Captures a generational moment - young people on the cusp of truly growing up, tiring of their reflexive cynicism, each in their own ways struggling to connect and define what it means to love and be loved.
A daughter's idyllic life is turned upside-down by immense tragedy. As she grows older, her cynicism and apathy towards her new reality is challenged by a reminder from the past that sets her on a pilgrimage which will define her.
Two New York City girls make a pact to lose their virginity during their first summer out of high school. When they both fall for the same street artist, the friends find their connection tested for the first time.
Thérèse grows up with her aunt and cousin. Around 1860 the aunt decides they move to Paris and that her son and Thérèse get married. The joy- and loveless life changes when her husband brings a friend home. The affair turns ugly for all.
Thirty-five year old Jesse Fisher, an admissions officer at a New York City post-secondary institution he who loves English and literature, has somewhat lost his passion in life, which includes recently being unceremoniously dumped by his latest girlfriend, who could no longer be the person to prop him up emotionally. He has a chance to find that passion again when he is invited to the retirement dinner of his second favorite Ohio University college professor, Peter Hoberg, as his time there was when his life held the most passion. Jesse's encounters with five people there may determine if he does find that passion again. They are: Hoberg, who is resisting the notion of retirement; Judith Fairfield, Jesse's favorite professor, although for a different reason than his like of Hoberg; Nat, a free spirit who navigates life at the institution on his own terms; undergraduate student Dean, who Jesse sees as a younger more destructive version of himself; and nineteen year old undergraduate ...Written by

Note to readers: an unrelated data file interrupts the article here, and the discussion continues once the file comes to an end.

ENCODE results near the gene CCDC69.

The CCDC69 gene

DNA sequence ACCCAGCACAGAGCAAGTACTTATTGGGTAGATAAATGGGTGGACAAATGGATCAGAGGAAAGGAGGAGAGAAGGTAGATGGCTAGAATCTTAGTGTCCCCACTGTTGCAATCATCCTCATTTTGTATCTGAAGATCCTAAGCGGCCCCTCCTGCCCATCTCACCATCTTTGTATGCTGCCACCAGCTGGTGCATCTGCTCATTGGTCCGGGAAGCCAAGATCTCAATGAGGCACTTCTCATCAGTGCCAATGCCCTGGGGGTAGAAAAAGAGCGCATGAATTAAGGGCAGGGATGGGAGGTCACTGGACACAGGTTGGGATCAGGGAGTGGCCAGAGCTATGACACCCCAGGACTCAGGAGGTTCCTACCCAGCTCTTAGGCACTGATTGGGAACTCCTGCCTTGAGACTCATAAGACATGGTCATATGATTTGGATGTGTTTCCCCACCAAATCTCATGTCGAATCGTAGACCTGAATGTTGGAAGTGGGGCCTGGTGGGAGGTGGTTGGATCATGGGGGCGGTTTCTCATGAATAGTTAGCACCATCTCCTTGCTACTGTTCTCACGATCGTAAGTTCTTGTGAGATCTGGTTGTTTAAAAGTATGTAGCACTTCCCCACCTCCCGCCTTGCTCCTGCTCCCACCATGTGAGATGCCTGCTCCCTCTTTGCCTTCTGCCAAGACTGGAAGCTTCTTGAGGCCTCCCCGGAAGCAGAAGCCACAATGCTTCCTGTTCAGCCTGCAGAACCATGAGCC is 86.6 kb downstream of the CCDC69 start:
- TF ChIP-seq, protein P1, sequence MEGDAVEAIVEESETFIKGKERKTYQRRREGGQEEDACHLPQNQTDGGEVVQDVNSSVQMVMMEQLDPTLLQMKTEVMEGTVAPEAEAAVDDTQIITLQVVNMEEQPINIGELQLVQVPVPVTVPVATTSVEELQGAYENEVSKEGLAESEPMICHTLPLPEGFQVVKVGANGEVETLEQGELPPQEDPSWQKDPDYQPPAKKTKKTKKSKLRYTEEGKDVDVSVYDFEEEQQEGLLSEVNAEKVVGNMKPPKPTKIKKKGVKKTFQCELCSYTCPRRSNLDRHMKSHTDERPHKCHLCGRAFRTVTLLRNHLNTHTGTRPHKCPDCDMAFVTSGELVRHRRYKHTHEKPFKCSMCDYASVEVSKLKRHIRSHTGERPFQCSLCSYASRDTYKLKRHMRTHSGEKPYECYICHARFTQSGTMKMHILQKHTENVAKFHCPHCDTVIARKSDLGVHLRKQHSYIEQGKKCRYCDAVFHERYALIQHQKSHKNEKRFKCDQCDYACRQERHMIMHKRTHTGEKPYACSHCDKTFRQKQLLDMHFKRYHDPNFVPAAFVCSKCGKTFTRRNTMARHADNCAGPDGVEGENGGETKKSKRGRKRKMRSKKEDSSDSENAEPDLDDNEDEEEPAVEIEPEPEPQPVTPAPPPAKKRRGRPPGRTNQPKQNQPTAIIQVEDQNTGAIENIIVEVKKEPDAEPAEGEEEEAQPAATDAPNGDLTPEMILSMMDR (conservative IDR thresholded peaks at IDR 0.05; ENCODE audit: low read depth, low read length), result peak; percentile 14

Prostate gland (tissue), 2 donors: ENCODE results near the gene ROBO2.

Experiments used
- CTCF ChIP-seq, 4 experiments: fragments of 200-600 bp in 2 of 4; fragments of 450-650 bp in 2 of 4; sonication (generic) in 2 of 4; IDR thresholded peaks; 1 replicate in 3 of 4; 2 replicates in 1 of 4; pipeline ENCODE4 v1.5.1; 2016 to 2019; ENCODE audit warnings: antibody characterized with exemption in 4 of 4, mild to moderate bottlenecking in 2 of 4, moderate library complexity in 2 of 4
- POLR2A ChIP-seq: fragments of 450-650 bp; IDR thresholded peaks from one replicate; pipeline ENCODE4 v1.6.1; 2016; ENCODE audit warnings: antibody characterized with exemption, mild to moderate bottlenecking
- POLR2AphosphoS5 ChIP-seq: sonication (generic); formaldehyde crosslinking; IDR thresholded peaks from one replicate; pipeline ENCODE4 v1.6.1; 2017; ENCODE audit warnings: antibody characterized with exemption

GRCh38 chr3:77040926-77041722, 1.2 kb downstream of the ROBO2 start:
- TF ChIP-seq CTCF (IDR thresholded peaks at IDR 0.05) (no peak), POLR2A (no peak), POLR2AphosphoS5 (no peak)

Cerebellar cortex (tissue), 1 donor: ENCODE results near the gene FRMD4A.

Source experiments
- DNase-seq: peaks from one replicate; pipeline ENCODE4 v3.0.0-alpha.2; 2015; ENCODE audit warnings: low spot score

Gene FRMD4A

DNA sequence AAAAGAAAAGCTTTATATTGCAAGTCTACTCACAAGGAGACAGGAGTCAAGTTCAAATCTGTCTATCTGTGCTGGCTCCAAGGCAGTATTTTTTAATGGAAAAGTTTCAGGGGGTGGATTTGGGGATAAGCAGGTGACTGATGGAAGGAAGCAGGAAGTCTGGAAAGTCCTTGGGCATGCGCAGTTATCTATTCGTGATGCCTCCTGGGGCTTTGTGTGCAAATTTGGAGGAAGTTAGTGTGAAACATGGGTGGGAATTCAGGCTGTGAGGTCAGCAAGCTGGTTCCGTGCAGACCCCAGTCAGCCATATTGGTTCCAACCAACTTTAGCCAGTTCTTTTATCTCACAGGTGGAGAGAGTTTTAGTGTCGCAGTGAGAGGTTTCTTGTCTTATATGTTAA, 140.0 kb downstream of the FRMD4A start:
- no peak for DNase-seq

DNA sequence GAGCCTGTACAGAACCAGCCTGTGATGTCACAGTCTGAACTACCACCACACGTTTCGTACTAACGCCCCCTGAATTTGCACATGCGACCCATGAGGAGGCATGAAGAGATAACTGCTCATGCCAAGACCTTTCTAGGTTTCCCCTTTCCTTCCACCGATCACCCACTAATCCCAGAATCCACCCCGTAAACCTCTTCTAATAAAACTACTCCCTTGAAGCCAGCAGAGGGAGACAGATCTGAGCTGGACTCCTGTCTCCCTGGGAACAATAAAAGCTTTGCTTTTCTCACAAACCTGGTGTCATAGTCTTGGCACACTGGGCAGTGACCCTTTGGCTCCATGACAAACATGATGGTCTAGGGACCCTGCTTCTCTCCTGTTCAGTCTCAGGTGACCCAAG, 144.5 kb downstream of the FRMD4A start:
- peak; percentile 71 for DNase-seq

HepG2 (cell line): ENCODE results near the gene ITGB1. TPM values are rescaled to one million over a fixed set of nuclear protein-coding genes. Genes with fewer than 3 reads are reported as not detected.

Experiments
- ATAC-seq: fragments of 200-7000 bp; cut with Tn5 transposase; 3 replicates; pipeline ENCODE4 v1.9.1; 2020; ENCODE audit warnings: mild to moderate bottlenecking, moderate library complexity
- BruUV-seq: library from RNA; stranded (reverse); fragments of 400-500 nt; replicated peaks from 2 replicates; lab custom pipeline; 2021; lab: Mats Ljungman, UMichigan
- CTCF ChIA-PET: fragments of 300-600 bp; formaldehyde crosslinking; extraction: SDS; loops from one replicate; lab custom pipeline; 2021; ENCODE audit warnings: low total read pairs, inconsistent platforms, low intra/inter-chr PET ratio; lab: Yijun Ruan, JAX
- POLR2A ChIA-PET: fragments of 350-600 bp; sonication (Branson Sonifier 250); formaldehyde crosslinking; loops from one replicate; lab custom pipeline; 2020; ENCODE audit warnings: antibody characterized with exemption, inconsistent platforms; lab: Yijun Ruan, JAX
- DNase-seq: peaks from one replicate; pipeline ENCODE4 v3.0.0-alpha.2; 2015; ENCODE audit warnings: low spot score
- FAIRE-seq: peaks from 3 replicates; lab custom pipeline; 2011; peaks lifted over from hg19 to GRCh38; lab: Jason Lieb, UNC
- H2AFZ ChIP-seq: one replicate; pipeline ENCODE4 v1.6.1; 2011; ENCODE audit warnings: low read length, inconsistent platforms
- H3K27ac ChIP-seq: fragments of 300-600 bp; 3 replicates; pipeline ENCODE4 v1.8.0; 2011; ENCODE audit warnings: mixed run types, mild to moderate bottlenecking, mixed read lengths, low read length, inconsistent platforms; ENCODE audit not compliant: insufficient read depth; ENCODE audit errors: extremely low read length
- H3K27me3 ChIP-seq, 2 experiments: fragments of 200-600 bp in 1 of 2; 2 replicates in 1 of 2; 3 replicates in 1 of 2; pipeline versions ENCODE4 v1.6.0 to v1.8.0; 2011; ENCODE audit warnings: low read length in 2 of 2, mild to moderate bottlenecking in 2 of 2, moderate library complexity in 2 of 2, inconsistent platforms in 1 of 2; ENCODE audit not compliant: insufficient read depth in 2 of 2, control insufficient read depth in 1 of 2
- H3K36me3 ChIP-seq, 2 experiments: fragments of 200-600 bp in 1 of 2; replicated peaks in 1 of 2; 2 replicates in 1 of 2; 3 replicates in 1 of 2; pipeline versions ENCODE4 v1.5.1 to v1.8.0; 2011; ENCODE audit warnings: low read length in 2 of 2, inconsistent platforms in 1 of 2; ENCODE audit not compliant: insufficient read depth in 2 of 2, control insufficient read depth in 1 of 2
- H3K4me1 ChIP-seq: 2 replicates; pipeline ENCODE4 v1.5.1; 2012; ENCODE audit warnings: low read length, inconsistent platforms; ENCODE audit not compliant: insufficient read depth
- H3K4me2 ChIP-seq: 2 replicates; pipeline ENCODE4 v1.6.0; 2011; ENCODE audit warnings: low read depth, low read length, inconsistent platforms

In the film's opening Radnor's character is reading God of Small Things, whose plot also deals with the 'laws of love', and what happens to those who break these rules - paralleling the characters of the film. See more »
When Dean calls Jesse he identifies himself as the person who reads "Franzen", referring to the book he is always carrying, an author that both he and Jesse enjoy. But, in the hospital scene, the author of the same book is clearly Foster Wallace, that is not mentioned except to say that he killed himself. Franzen is alive and well. See more »
You know, high school to college, it can be a big transition, especially if you're not from the city, so - so we try yo help out with that transition, in a number of ways.
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First of all, I have to say, Josh plays himself. At least it is the same Josh that is in "How I met your Mother" and his other great effort Happythankyoumoreplease. Normally that would be a criticism,but he is so likable and so watchable you don't care. Sort of like James Stewart. Also, I guessed that he wrote it himself as the dialogue and the emotions (or lack of) were very realistic. The only thing that wasn't believable about Elizabeth was her age as they probably should have made her character a little older. Otherwise, she was outstanding and her personality was seductive giving credibility to his infatuation with her. Richard Jenkins was great as usual and Zac offered some oddball humor. I loved the movie and all the characters which is a nice change with some of the depressing movies out there.
Oh, and watch the deleted scenes. I'm not going to argue for their inclusion but they are enjoyable.
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